Objectives: To determine whether antiretroviral (ARV) medications can be detected in meconium from second or third trimester, labor and delivery (L&D), or postnatal exposures.
Study design: Twenty ARV medications were quantified by liquid chromatography-tandem mass spectrometry in 598 meconium samples from uninfected infants born to pregnant women with HIV enrolled in the Pediatric HIV/AIDS Cohort Study.
Results: ARV detection in meconium following third trimester exposure was 85.7%-94.4% for all ARVs except stavudine (0%, n = 2), likely because of low doses and a high limit for quantification. Of 107 samples with some second trimester only ARV exposures, meconium was positive for only lopinavir, tenofovir, or efavirenz in 11.8%-14.3% of exposed neonates; administration of these ARVs occurred between gestational weeks 25-28 in the positive samples. Days without lopinavir or tenofovir before delivery significantly correlated with decreasing concentrations of lopinavir and tenofovir in meconium. Tenofovir and lamivudine concentrations significantly correlated with increasing gestational age among infants with continuous second and third trimester exposure. Zidovudine given during L&D or for neonatal prophylaxis was detected in 95.1% and 94.6% of meconium samples, respectively.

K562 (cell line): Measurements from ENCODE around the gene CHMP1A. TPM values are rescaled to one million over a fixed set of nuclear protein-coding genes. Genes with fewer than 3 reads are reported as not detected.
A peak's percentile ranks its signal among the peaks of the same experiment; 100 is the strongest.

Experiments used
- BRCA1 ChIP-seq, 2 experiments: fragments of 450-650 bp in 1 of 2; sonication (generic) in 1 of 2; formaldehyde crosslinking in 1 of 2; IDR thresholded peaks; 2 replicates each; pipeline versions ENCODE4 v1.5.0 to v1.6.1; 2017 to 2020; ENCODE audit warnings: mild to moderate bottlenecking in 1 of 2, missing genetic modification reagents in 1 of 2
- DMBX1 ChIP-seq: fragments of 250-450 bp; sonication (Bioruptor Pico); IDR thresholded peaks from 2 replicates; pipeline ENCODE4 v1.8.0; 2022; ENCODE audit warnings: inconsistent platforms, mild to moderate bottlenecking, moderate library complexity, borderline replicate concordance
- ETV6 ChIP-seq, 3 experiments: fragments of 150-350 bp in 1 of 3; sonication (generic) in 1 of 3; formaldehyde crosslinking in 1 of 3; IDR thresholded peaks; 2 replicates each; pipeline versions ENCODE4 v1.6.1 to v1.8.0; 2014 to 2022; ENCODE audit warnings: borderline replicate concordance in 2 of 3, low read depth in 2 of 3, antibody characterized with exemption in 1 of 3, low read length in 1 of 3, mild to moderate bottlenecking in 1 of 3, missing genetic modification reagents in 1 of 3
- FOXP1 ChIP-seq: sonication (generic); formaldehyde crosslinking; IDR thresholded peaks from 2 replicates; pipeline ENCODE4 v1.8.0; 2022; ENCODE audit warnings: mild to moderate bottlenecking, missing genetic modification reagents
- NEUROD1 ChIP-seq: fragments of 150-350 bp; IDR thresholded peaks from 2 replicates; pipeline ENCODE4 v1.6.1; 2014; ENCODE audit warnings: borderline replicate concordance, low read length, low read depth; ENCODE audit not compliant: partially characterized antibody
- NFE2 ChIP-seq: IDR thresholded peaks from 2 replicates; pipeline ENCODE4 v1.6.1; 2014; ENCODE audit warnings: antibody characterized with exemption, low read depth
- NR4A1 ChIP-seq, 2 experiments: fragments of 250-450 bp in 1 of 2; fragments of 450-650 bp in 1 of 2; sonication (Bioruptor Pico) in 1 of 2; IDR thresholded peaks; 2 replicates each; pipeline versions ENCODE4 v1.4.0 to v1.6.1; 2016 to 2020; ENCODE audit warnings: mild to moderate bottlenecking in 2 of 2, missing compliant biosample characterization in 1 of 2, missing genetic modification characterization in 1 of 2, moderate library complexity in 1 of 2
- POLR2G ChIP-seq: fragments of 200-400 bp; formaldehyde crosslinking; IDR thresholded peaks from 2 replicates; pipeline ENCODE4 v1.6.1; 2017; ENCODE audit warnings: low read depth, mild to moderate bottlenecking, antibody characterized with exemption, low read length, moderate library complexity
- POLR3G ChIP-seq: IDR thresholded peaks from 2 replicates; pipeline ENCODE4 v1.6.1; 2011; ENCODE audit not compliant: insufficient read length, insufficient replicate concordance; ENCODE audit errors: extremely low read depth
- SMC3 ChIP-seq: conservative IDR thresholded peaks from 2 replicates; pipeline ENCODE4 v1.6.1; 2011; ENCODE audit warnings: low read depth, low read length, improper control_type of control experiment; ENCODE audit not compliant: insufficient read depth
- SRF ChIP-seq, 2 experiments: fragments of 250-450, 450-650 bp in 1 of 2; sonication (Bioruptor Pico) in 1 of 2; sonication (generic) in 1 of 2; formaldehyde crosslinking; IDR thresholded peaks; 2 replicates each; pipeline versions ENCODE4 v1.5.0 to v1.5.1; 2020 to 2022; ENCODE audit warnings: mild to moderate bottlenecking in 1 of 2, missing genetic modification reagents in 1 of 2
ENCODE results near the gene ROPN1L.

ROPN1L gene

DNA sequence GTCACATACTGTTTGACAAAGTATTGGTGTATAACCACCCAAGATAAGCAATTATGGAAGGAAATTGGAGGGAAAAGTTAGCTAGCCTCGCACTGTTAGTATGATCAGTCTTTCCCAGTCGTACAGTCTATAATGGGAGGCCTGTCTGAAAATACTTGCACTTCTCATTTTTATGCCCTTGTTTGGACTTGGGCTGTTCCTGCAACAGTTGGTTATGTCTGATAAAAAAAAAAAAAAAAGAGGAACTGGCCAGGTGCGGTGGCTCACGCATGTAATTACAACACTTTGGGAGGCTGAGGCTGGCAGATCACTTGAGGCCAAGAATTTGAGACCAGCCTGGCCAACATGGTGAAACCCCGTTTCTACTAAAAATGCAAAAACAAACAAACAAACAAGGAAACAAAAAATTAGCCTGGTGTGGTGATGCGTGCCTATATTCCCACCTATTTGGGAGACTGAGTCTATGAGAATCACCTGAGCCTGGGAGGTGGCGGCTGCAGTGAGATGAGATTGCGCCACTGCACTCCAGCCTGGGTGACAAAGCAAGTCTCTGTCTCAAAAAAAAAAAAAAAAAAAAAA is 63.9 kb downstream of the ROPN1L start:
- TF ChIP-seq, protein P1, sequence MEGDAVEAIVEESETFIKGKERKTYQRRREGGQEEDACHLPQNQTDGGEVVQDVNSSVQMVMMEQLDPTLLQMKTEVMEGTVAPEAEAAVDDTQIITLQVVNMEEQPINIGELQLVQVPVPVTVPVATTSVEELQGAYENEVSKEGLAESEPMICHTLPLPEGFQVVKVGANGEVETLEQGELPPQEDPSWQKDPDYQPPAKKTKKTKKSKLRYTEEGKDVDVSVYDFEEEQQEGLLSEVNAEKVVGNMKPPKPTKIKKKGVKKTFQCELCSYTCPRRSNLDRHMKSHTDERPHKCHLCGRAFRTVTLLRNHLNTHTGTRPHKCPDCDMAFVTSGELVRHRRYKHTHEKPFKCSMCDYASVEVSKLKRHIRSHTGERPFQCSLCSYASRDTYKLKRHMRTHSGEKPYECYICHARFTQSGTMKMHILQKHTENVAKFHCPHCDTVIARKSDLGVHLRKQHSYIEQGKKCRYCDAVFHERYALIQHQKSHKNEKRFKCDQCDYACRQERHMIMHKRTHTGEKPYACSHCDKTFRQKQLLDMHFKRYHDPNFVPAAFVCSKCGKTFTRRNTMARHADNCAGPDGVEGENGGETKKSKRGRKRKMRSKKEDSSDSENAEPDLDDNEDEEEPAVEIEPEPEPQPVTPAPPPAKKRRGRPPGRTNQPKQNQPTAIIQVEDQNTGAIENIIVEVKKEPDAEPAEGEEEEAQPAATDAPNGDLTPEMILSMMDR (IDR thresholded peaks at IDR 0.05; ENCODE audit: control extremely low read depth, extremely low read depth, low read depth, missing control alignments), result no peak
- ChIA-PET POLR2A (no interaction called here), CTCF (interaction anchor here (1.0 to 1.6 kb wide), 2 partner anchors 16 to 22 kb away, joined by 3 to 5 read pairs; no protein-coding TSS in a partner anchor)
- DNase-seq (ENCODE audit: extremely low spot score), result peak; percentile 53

Conclusions: Changes in ARV treatments during pregnancy offered a unique opportunity to investigate ARV detection in meconium. ARVs in meconium primarily reflect third trimester ARV exposures, although 6 of 107 second trimester only exposures were detected. Zidovudine administration during L&D was detected in meconium indicating potential urine contamination or rapid incorporation into meconium. These data will improve interpretation of meconium drug test results.
Published by Elsevier Inc.